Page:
Acute bronchitis is typically associated with a cough that is worse at night or with exercise; lasts >2 weeks in half of patients and 4 weeks in a quarter of patients; may be associated with bronchospasm and/or excessive mucus production.
Diagnosis is primarily clinical. Other causes for acute cough such as pneumonia, asthma, or postnasal drip should be ruled out if suspected.
Treatment is aimed at symptom reduction until infection is resolved and bronchial damage repaired. Antibiotics are not recommended in the majority of patients.
Complications are rare; the primary complication is a postbronchitis syndrome, which can produce a cough lasting several months.
Acute bronchitis is defined as a self-limiting lower respiratory tract infection, to distinguish this condition from common colds and other upper respiratory ailments. Bronchitis refers specifically to infections causing inflammation in the bronchial airways, whereas pneumonia denotes infection in the lung parenchyma resulting in consolidation of the affected segment or lobe.
Although there is no universally accepted definition for acute bronchitis, the criteria proposed by MacFarlane offer a practical approach: (a) an acute illness of <21 days; (b) cough as the predominant symptom; (c) at least 1 other lower respiratory tract symptom, such as sputum production, wheezing, chest pain; (d) no alternative explanation for the symptoms. While the MacFarlane criteria state that the symptoms usually last for <3 weeks, other studies have shown that cough may linger for >30 days in about a quarter of patients with acute bronchitis. Consequently, acute bronchitis can still be present in patients with coughs lasting for >1 month.
This topic focuses on acute bronchitis in adults.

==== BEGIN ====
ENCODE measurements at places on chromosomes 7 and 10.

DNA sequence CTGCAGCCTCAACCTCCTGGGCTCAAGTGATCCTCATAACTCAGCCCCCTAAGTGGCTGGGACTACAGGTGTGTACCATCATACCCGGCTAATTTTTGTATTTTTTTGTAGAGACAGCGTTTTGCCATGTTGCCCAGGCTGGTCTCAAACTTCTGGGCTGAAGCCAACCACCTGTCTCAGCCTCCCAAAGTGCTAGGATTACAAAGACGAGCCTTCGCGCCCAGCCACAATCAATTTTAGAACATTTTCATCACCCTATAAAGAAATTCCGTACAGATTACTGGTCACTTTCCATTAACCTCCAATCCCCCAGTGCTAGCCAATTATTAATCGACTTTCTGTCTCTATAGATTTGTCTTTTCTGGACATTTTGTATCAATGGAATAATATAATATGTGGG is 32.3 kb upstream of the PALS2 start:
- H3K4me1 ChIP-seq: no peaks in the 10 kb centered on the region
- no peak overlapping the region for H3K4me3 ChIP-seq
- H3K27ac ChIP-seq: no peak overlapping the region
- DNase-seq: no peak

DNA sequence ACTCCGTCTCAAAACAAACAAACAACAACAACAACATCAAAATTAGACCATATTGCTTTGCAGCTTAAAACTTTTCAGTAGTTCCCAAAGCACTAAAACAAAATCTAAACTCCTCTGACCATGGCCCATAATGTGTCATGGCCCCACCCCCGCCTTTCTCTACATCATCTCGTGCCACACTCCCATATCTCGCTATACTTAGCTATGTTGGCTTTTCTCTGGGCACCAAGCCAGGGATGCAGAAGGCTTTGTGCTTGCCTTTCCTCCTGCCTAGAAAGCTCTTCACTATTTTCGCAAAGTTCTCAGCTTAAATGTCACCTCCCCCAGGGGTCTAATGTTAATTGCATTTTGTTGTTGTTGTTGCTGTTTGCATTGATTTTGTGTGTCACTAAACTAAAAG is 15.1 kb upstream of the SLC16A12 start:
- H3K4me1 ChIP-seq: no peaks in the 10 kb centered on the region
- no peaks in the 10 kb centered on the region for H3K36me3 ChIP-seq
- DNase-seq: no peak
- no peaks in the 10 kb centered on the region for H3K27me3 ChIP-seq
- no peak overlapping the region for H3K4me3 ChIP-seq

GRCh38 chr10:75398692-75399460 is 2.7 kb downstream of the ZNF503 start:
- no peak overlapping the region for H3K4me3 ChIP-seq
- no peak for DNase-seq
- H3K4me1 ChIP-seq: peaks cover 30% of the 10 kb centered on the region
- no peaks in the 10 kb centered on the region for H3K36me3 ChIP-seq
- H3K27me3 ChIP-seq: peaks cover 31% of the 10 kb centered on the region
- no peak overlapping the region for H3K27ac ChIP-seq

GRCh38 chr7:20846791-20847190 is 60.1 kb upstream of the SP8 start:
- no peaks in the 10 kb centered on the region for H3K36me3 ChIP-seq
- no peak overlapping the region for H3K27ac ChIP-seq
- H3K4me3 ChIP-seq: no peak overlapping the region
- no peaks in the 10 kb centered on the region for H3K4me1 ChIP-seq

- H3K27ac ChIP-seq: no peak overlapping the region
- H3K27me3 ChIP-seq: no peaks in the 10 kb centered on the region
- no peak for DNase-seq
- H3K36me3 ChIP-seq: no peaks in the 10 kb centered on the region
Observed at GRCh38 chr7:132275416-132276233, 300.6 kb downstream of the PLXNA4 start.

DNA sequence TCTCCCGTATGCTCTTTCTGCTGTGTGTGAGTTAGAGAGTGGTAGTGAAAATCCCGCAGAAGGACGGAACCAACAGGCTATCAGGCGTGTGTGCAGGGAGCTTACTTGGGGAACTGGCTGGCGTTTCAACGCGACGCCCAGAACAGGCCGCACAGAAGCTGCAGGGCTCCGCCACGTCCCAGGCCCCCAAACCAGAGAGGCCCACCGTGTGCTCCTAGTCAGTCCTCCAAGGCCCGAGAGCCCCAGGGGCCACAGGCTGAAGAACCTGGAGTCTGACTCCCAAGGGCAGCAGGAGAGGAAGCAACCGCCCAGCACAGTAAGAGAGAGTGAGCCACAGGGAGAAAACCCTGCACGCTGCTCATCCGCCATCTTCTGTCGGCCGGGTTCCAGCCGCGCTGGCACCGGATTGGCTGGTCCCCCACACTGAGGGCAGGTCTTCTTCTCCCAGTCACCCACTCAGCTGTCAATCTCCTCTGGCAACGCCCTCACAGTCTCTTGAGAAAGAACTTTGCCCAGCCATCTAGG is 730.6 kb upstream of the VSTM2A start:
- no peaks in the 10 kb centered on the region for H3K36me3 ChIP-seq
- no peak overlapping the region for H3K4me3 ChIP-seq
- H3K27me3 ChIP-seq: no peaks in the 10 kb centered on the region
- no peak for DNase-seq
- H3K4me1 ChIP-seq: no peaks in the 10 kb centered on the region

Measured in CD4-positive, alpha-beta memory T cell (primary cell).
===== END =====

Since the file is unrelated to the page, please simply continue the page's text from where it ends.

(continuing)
History and exam
Key diagnostic factors
- presence of risk factors
- duration of cough <30 days
- productive cough
- no history of chronic respiratory illness
- exclusion of other respiratory and cardiac illness as cause for symptoms
Other diagnostic factors
- viral or atypical bacterial infection exposure
- cigarette smoking
- household pollution exposure
1st investigations to order
- clinical diagnosis
Investigations to consider
- pulmonary function test
- chest x-ray
- C-reactive protein
cough ≤4 weeks
cough >4 weeks
William J. Hueston, MD
Senior Associate Dean for Academic Affairs
Professor of Family and Community Medicine
Medical College of Wisconsin
WJH receives compensation from the American Physicians' Institute for the development and presentation of continuing physician education material related to primary care respiratory diseases, including acute bronchitis. WJH has received compensation from the Hong Kong Food and Health Bureau’s Research Fund Secretariat to review research grants for respiratory conditions such as acute bronchitis. He is also the author of a number of references cited in this topic.
Dr William J. Hueston would like to gratefully acknowledge Dr Ann M. Rodden, a previous contributor to this topic.
AMR declares that she has no competing interests.
David L. Hahn, MD
School of Medicine and Public Health
University of Wisconsin-Madison
DLH declares that he has no competing interests.
Cristine Radojicic, MD
CR declares that she has no competing interests.
Philip W. Ind, BA (Cantab), MB BChir, MA (Cantab), FRCP
Honorary Senior Lecturer
Imperial College Healthcare Trust
PWI declares that he has no competing interests.
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